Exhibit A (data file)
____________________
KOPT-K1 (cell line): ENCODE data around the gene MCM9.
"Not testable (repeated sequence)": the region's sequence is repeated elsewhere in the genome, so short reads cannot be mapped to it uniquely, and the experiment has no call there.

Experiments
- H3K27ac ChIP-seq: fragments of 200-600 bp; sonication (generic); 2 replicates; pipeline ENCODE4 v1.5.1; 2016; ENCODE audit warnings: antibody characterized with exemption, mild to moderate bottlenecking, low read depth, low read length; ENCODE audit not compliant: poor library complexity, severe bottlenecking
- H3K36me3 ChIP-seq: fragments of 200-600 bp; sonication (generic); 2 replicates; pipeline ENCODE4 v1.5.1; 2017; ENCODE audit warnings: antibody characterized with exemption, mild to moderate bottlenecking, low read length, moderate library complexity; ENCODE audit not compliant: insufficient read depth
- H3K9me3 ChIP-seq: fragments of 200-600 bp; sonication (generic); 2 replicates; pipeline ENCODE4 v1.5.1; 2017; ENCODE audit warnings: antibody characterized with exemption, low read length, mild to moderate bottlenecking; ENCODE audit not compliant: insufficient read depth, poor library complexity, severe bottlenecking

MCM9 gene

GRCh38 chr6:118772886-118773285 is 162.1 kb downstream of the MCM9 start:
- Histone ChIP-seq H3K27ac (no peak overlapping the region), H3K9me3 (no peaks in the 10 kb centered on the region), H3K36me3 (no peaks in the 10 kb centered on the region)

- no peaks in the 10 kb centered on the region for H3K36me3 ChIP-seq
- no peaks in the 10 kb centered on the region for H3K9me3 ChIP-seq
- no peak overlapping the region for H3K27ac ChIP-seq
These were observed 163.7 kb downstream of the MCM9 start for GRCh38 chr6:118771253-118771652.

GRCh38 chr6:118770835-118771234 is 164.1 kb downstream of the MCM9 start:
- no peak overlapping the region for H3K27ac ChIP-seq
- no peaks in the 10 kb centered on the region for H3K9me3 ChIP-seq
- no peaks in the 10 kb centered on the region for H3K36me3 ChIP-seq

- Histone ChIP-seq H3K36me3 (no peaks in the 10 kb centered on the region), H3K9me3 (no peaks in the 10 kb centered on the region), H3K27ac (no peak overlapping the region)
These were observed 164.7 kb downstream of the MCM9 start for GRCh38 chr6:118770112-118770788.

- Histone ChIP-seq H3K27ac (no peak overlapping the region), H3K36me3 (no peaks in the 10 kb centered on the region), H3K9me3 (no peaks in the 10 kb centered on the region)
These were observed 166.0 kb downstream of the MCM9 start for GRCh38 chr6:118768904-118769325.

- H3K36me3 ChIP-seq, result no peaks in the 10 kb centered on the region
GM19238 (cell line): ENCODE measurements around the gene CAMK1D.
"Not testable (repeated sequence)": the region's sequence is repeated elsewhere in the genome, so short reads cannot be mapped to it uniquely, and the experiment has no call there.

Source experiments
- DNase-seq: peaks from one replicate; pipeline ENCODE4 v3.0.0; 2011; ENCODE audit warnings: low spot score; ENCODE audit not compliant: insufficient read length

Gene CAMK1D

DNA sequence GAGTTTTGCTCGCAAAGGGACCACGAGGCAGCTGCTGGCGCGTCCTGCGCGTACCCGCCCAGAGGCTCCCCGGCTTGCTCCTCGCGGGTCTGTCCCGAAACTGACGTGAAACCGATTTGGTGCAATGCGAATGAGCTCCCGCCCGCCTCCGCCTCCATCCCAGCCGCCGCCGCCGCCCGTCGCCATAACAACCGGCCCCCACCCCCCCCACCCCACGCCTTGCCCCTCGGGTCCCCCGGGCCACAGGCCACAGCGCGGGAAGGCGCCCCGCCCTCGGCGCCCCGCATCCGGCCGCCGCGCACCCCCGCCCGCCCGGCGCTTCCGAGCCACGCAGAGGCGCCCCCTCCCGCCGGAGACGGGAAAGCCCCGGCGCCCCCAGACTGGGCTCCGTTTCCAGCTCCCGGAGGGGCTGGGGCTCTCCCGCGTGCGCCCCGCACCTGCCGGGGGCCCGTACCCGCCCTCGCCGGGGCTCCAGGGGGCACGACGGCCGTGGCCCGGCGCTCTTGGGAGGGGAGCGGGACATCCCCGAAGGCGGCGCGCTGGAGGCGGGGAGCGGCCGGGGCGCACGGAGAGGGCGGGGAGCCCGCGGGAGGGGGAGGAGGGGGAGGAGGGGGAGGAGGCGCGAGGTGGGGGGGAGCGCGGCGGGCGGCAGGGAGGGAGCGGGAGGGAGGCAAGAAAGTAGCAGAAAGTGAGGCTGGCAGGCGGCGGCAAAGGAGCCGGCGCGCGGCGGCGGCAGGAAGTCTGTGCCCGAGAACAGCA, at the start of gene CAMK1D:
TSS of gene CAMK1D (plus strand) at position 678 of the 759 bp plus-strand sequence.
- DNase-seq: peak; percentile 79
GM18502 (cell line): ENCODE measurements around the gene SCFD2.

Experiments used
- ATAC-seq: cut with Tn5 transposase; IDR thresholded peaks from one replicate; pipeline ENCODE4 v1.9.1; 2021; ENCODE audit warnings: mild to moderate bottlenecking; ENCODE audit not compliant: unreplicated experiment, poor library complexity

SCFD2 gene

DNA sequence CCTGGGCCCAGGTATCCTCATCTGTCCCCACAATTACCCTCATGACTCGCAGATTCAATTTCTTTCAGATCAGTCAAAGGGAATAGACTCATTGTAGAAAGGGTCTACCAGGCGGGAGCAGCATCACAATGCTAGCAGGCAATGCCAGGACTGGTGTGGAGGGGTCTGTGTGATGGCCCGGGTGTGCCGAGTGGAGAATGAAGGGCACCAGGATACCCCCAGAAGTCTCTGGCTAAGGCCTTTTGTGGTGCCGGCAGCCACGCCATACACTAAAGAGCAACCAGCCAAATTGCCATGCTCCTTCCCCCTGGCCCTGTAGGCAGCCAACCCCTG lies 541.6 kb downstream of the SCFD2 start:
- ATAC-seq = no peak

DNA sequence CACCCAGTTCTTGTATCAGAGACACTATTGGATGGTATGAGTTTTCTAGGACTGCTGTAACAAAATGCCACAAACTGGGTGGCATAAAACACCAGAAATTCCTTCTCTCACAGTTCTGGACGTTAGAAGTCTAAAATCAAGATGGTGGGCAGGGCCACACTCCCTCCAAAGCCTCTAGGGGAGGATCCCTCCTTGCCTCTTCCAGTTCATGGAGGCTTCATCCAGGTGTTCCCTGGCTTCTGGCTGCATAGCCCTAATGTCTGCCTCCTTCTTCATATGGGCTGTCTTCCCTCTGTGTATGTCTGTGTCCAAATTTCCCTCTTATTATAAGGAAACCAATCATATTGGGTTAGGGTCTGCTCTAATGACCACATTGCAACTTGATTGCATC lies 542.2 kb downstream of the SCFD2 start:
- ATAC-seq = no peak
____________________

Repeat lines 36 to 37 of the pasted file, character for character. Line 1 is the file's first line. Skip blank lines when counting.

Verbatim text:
- ATAC-seq = no peak

DNA sequence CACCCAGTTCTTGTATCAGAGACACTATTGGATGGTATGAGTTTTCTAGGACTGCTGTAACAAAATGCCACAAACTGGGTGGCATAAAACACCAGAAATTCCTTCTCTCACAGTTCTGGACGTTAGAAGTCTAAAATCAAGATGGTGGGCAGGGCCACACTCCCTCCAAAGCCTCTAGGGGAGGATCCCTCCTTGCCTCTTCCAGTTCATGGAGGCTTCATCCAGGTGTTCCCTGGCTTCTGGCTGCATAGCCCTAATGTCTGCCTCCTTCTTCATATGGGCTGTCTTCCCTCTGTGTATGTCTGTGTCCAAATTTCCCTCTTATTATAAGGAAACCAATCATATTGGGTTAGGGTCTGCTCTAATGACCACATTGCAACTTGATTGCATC lies 542.2 kb downstream of the SCFD2 start: